Here is the recipe, keep track on the amount of salt (this reminds me of another incident when I was young, I'll write about it later on).

Eggplant Parmigiana

2 Medium eggplants, cut into 1/2 inches thick round slices
As needed All-purpose flour
15 oz. Italian breadcrumbs
6 large Eggs, beaten
2 tbsp whole milk
As needed Vegetable oil, for frying
As needed Marinara Sauce
2/3 c Grated Parmesan cheese
1 lb Grated mozzarella cheese

Marinara Sauce

3 tbsp Olive oil
8 oz onion finely diced
5 garlic cloves, firmly chopped
2(28 oz) canned tomatoes
2 fresch thyme sprigs
2 fresh sprigs of basil
to taste salt (********to taste, very vital words)
to taste ground black pepper

1. Preheat oven to 400 F
2. For eggplant:
-place flour nad breadcrumbs each individually in a container. In a bowl, wh
isk the eggs and milk together.
-Dredge an eggplant slice in flour, then dip it in the egg mixture, and finally dredge it in the breadcrumbs. Shake of any excess breading and transfer the eggplant to a baking sheet. repeat with the remaining eggplant.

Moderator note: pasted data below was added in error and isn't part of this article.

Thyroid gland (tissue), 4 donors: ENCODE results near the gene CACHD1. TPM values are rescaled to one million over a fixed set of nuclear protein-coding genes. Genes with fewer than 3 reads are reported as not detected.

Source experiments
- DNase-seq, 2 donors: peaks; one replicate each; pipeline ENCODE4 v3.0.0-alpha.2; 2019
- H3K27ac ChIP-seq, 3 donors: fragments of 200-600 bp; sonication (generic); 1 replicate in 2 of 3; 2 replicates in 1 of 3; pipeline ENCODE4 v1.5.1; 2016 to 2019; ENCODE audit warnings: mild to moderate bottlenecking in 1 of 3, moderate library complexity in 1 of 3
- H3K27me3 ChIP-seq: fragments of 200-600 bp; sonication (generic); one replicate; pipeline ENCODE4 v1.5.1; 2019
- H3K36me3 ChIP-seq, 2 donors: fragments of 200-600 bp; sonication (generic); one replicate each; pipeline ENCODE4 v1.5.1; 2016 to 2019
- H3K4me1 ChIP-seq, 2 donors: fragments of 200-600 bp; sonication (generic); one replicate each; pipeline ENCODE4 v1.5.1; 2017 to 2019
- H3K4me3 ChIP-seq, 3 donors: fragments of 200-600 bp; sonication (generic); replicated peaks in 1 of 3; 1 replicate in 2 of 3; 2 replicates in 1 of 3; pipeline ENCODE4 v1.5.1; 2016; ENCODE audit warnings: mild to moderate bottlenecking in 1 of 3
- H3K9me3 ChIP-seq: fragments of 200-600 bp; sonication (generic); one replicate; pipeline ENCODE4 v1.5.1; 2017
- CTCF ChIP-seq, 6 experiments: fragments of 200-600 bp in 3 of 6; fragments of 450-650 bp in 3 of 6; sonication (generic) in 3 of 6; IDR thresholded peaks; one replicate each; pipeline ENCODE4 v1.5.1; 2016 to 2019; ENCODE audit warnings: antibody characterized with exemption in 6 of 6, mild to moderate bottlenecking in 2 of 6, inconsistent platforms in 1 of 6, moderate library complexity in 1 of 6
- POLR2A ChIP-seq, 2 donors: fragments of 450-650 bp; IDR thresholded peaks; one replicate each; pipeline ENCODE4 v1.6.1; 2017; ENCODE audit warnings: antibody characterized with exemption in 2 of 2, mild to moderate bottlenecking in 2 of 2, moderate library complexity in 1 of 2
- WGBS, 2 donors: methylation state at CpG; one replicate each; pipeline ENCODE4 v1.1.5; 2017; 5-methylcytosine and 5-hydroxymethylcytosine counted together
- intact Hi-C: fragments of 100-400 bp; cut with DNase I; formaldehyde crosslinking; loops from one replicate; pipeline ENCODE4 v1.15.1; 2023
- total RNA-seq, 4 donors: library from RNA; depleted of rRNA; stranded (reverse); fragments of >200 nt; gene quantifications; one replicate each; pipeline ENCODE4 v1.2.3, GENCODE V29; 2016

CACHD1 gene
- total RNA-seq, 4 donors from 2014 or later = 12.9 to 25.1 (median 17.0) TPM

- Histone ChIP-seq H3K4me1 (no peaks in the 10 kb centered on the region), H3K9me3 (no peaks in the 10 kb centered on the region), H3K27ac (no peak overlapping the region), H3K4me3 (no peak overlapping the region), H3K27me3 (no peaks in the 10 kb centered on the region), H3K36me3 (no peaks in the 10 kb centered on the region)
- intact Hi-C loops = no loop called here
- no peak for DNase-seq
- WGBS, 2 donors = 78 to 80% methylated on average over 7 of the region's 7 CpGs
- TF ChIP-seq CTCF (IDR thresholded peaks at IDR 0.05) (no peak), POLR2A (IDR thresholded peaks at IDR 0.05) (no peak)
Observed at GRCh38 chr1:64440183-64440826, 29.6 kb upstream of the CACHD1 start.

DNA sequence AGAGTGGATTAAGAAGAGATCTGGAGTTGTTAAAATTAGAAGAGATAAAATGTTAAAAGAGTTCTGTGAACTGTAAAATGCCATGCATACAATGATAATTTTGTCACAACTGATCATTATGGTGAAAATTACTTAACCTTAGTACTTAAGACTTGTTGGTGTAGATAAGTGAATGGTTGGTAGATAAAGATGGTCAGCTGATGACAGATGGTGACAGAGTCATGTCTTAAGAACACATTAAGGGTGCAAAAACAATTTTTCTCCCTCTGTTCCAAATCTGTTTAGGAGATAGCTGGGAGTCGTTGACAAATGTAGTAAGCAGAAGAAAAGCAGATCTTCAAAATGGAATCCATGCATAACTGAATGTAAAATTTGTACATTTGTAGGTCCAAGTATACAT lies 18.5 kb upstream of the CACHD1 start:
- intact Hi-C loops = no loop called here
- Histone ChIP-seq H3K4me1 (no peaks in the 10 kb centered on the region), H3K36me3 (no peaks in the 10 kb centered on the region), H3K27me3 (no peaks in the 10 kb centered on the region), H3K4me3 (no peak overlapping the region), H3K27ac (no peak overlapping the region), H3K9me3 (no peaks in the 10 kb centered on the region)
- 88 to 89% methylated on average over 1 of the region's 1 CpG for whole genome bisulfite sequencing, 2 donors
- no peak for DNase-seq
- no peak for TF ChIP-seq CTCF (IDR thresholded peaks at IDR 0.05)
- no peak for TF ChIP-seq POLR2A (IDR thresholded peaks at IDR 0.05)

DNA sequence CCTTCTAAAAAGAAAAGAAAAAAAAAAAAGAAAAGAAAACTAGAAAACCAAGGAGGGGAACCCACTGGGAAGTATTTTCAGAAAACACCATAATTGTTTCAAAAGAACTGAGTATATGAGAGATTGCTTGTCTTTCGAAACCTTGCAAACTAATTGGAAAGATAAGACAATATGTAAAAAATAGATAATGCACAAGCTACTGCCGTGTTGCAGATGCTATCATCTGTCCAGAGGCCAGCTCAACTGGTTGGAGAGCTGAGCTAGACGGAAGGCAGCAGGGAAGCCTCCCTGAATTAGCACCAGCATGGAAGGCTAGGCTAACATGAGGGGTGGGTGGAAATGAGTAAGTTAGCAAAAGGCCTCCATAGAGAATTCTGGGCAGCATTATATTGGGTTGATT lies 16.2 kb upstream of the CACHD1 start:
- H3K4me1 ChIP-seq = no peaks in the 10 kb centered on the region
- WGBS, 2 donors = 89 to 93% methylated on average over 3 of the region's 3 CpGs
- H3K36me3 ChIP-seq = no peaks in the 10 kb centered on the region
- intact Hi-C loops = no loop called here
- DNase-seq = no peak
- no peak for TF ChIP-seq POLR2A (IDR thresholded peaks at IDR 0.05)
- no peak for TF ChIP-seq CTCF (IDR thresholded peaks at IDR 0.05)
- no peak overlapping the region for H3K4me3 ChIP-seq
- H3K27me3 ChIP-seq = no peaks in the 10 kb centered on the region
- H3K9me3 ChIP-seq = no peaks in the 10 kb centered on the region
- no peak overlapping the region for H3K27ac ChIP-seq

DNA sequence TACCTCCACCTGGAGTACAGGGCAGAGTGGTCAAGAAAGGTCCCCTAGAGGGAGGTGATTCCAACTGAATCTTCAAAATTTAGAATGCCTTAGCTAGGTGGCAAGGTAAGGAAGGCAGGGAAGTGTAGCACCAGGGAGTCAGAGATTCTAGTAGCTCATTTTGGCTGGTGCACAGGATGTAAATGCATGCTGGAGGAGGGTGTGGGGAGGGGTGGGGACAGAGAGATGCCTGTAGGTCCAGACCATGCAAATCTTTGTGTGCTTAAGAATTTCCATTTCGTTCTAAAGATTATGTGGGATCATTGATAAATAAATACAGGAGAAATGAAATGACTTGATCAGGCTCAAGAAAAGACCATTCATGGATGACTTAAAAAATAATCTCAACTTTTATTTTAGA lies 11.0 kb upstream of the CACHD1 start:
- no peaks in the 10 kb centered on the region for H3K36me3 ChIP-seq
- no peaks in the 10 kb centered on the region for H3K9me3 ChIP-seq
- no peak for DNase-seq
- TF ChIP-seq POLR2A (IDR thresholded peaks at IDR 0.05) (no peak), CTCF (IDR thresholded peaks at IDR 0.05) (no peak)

-In a large skillet/fryer, pour the oil to depth of 1/2 inch. Heat th eoil over th emedium heat, until it reaches 375 F.
-Working with small batches, fry the eggplant slices, turning
once, until golden brown. Using tongs, transfer to a paper-lined baking sheet and season lightly with salt. repeat with the remaining eggplant.
3. For sauce:
- Heat olive oil in a medium saucepan over medium-high heat.
- Sweat the onion, until translucent and then add the garlic, and cook for about 1 minute.
-Add the tomatoes, and herbs; bring to a boil.
-Then lower the heat to simmer, cover, for 20 minutes.
-Remove and discard the sprigs.
-Season to taste.
-Pass through the blender/food mill.
4. To assemble:
-Lightly brush a baking dish with olive oil. Cover the bottom of the baking dish with 1/3 of the marinara sauce. Scatter half of the eggplant over the sauce.